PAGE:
Redevelopment Plan Repeal Ordinance Dies in Bloomingdale
AvalonBay PILOT program ordinance could be reintroduced next year.
Bloomingdale Councilwoman Linda Shortman was planning to vote Tuesday in favor of an ordinance that would repeal borough legislation for a redevelopment plan for the area in which AvalonBay is building a luxury apartment complex on Union Avenue. But she changed her mind.
After hearing about a dozen residents speak against the repeal ordinance and her council colleagues' opinions on the subject, it was the warning of Borough Attorney Fred Semrau that adopting the ordinance would make the borough vulnerable to litigation that caused Shortman, a Republican, to vote against it. Her negative vote, along with the "no" votes of Democrats Ray Yazdi and John D'Amato, caused the motion to die.
"I have total respect and total confidence in the attorney's opinion. I won't support this ordinance," she said.
If approved, the ordinance would have further set back the process for the borough to enter into a Payment in Lieu of Taxes (PILOT) program with the developer of AvalonBay. The program was rejected by the Republican council majority last month after several presentations by Yazdi and Mayor Jonathan Dunleavy.
The PILOT program would grant the borough quarterly payments for 30 years instead of AvalonBay having to pay taxes over the duration of time. This would cut out the portion of money typically afforded to the school district through standard taxation. The borough would recoup the bulk of the financial benefit, with the county also receiving 5 percent.
Dunleavy said Tuesday approximately $10,000 of borough money was already spent on professionals and planning to get Bloomingdale to the point in the process where it currently is with the redevelopment plan and proposal for a PILOT program. After the PILOT was rejected, Dunleavy said the issue became a focus point of the election, with the two newcomer Democrats elected, Mike Sondermeyer and Rich Dellaripa, in favor of the program while Republican incumbent Jo-Ann Pituch was not.
Pituch added the repeal ordinance item to Tuesday's council agenda and was the only council member to vote in favor of it. Republican Councilman Mark Conklin abstained and Glenn Schiffman, who was absent, is recused from voting on any issue relating to the AvalonBay property, as his home is within 300 feet.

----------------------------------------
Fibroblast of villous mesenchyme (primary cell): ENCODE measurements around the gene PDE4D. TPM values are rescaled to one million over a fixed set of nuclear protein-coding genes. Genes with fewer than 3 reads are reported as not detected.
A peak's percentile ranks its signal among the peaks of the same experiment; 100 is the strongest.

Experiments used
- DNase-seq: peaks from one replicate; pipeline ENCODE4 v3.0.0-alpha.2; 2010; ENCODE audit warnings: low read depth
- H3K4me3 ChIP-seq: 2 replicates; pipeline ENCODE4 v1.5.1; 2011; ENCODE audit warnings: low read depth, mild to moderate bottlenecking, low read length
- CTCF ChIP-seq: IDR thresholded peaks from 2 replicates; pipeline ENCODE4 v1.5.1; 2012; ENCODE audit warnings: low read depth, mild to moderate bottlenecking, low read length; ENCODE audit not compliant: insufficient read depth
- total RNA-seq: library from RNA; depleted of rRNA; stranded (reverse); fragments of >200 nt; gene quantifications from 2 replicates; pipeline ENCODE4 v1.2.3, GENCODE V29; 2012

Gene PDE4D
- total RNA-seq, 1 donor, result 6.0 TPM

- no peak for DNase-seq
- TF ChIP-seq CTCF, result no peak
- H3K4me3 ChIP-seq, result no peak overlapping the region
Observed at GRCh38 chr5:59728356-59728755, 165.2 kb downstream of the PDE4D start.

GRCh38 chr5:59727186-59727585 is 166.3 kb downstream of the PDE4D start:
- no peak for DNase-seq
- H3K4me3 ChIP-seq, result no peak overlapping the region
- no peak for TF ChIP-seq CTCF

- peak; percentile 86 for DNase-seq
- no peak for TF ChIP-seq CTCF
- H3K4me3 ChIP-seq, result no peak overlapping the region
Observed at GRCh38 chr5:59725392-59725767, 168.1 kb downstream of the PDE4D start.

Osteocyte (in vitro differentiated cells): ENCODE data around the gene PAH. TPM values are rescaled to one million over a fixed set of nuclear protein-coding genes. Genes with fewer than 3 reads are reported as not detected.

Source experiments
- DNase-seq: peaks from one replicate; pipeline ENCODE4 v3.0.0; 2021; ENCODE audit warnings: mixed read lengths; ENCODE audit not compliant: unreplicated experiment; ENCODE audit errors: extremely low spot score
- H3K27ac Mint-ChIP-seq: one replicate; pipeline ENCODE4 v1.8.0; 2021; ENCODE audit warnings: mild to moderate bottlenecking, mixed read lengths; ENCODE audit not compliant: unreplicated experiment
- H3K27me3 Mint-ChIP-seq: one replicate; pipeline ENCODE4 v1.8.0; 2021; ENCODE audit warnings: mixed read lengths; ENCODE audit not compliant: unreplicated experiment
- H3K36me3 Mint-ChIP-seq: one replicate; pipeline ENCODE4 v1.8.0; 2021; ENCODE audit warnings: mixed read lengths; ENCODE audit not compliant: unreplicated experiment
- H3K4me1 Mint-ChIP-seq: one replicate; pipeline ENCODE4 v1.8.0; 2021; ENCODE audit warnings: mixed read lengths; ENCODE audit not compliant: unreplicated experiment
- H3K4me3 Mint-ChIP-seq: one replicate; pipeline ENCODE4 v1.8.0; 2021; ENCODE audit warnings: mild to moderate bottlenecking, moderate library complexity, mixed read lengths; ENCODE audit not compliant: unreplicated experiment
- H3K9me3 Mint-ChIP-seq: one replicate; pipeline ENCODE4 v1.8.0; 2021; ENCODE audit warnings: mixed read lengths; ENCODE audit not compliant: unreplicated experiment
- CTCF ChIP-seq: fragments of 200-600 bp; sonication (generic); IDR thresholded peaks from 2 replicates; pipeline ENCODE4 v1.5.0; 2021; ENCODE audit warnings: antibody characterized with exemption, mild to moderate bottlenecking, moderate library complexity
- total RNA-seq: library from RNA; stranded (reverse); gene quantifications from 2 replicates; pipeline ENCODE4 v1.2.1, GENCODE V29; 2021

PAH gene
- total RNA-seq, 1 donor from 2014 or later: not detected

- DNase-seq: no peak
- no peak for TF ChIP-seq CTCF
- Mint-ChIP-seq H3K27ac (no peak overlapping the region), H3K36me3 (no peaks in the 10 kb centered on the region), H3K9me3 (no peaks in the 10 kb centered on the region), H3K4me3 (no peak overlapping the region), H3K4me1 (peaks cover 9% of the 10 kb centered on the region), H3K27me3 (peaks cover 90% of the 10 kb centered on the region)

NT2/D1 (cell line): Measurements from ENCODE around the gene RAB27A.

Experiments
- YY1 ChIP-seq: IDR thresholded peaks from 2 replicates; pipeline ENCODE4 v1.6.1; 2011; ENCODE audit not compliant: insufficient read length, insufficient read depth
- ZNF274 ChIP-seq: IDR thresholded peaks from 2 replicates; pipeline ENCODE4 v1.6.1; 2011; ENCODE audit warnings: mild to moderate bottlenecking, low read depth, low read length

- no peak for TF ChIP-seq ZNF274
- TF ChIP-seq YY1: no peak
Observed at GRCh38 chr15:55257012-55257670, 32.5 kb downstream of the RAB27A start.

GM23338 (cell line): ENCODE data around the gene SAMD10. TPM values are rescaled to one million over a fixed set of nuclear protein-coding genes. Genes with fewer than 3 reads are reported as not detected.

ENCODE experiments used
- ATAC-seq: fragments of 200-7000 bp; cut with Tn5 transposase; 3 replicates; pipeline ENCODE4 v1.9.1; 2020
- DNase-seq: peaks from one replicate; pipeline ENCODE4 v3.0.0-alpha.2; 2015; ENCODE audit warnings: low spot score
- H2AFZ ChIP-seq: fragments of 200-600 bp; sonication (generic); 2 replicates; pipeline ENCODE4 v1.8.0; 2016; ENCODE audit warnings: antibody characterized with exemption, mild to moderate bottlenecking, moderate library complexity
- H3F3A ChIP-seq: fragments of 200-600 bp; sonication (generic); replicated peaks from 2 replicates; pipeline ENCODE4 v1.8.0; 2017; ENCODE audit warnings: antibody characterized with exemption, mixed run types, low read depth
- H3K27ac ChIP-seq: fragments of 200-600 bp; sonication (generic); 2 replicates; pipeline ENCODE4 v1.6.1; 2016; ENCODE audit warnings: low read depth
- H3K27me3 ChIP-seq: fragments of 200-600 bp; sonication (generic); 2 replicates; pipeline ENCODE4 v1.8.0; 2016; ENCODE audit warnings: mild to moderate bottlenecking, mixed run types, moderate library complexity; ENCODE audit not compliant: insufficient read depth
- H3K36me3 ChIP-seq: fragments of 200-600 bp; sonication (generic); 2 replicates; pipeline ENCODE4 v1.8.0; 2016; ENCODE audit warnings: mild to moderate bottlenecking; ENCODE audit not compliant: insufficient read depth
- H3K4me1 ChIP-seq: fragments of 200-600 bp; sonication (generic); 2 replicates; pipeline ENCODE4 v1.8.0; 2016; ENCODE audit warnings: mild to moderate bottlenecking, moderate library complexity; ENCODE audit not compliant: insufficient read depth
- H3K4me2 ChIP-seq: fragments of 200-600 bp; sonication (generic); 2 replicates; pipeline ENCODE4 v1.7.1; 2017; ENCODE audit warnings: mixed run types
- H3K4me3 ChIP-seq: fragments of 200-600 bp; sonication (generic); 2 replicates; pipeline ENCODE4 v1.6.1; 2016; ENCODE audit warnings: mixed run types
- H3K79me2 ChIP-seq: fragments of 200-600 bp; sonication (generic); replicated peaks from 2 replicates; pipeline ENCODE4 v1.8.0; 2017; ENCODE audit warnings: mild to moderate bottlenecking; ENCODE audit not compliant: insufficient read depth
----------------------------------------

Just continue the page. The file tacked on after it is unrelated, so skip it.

Bill Graf, a 42-year resident of the borough and Bloomingdale Planning Board member, responded to Pituch's only comment before the issue was formally approved for discussion that she did not feel the area in which AvalonBay is building was "blighted" and in need of redevelopment. Graf said the planning board spent hours listening to testimony from professionals and that the area did not need to be classified as "blighted" to qualify as an area in need of redevelopment.
"At the planning board level, blighted area did not come into play at all," he said.
A few residents said they felt the repeal ordinance introduction on the agenda was politically-motivated and "spiteful" for Pituch losing the election. Resident John Darcey made a plea to Shortman and Conklin, who will remain on the council next year, to put the interest of voters first.
"Don't vote party lines, vote for what we want," he said.
Katharine Emory, another resident, said Tuesday's was the first council meeting she had attended, but that she found the issue "incredibly sad." She told the council members that the citizens' votes are reflective of how they feel on certain issues and that it is their jobs to pay attention to the desires of the people.
"When we feel that you are not acting in our best interests, we respond with our votes...and we did," she said.
Resident Dawn Hudson reaffirmed the mayor and Democrat council members' intentions to once again push for the PILOT program in 2013 and said she did not understand why Republicans would try to stifle the process knowing it would likely move forward next year.
"We will forge ahead on the issue," Dunleavy promised.
She called the repeal ordinance a "tit-for-tat" and questioned why the council members voted in favor of the redevelopment plan in the first place to now repeal it.
"It's angering that you voted for this and now you've changed your minds," she said.
Later, Pituch said she had researched the issue and found a Supreme Court case that explains classifications of areas in need of redevelopment. She said she did not feel the AvalonBay site met the criteria.
"It was a beautiful, forest area," she said.
Former Councilwoman Linda Huntley said she did not feel the process by which the area was designated as being in need of redevelopment was appropriate because she felt the area needed to be determined as "blighted." But Semrau disputed her arguments and said she was incorrect.
Semrau, who did not draft the repeal ordinance, said the new ordinance could lend the borough to potential litigation by AvalonBay or another affected resident as the reasons for repealing the redevelopment plan ordinance were not documented and presented prior. When the redevelopment plan ordinance was approved by the council, the borough legally took the stance that the plan was "necessary and appropriate," he said.
"I don't see how we would be able to sustain this type of significant change in planning," he said.
Before voting against the ordinance, Shortman said she did "disagree with almost everything that was said." She emphasized that she does not feel that a PILOT program is right for a residential property and that, in her opinion, the program would later hurt the borough.
But she also thanked the residents who spoke for coming to the meeting and expressing their opinions.
"I am proud of you, as citizens," she said.